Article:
Schools tackle cutbacks as budget woes loom
By Joe Moskowitz
It’s spring, that time of the year that school superintendents fear the most. It’s the time of the year that they have to present their boards of education and then taxpayers in their districts with budget requests for the next school year. All of the schools have the same basic problems, rising costs and taxpayers unwillingness or inability to spend more.
Readers should be aware that the two-percent tax cap that the state imposed on schools and municipalities is not really two percent. There is a formula based in part on the consumer price index, inflation that is used to calculate how great a tax increase the state allows.
The Margaretville Central School Board of Education will see a preliminary spending plan Wednesday, April 17. It will call for a levy increase of 2.24 percent. The state cap would have allowed it to go as high as 3.39 percent.
The new state budget gives MCS about $120,000 more than when Superintendent Tony Albanese and Treasurer Karen Dietrich began working with on the budget, but that, and the tax increase, aren’t nearly enough. That’s because MCS is faced with a 12.75 percent increase in health insurance costs. That includes retirees. And a whopping 16.5 percent increase in other retirement costs, which are state mandated.
In order to pay the bills and not reduce the quality of education programs, Albanese is asking the board to agree to make some serious cuts. A special education teacher, a full-time teacher’s aide and two part-time teachers aides would be eliminated. Two teachers who are retiring would not be replaced.
In addition, in what has become an annual tradition, the district would dip into its reserve fund balance for $500,000. Albanese says they are very careful how reserve funds are used, but at this rate it would be exhausted in about three-and-a-half years.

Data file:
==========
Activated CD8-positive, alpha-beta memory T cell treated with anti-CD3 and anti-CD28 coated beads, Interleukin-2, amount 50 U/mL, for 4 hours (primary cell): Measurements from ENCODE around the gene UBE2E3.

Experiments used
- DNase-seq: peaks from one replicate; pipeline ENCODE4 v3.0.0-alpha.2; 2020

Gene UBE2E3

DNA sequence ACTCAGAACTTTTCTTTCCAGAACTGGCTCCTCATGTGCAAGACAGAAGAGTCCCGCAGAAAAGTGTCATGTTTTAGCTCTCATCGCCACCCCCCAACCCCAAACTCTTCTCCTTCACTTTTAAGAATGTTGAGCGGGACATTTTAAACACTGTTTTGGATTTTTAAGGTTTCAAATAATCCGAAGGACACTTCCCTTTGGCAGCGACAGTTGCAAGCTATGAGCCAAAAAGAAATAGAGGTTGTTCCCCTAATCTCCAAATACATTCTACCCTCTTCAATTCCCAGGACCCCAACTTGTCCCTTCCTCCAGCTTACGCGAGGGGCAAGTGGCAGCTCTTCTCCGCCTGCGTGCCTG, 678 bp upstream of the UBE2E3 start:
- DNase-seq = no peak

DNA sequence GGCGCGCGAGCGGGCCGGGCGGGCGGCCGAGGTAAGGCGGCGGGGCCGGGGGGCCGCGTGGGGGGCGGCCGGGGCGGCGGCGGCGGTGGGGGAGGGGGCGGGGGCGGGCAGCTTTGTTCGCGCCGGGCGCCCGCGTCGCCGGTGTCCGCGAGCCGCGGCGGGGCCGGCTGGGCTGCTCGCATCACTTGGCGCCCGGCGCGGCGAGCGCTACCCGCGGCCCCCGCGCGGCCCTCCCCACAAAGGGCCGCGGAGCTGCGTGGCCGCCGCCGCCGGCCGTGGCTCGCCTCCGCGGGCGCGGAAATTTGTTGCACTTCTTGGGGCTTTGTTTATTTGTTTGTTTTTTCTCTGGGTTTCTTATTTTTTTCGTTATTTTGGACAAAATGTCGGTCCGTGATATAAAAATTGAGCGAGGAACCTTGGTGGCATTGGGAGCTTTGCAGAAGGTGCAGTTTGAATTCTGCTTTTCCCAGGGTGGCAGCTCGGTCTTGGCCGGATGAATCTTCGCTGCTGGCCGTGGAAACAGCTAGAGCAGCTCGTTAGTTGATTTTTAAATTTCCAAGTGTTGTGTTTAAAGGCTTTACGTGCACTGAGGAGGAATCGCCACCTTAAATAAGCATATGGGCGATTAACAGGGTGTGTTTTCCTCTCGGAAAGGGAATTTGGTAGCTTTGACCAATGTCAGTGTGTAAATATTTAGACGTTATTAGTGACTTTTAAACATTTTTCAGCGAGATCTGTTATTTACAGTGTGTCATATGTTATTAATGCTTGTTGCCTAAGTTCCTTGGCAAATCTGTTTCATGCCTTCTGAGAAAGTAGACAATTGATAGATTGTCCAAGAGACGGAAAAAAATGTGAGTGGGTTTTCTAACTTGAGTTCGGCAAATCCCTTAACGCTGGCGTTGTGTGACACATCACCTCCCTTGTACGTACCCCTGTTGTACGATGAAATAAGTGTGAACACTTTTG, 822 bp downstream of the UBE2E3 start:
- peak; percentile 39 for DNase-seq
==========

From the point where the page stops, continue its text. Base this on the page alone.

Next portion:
On the bright side, because of grants, MCS will be able to offer more advanced placement courses. The rejuvenated band program will get new instruments and Universal Pre-K is being expanded to a full-day program.
Andes Central School is facing a whopping 37 percent increase in retirement costs, and health care costs going up by 10.75 percent. Andes Superintendent Dr. Robert Chakar’s budget calls for a levy increase of 2.18 percent. The state cap would have allowed it to go as high as 4.29 per cent. Dr. Chakar says for a home valued at $150,000, that would amount to a tax hike of about $1.87 per month. Andes received a boost in state aid. It is replacing an elementary teacher who is retiring and is combining the third and fourth grades into one.
Roxbury Central School is facing the same problems. Health and retirement costs are going up by more than $300,000. RCS is getting more state aid, but as with all schools, some of that is offset by losses of some money from the federal government. Superintendent Tom O’Brien is asking the board of education and the RCS taxpayers to approve a spending plan, which calls for a levy increase of 1.98 per cent. The state cap would have allowed the district to go as high as 3.67 per cent. In order to balance the budget, RCS is reaching into its reserves for $250,000. It will come from an unrestricted fund balance, or surplus and $401,000 will come from other reserves.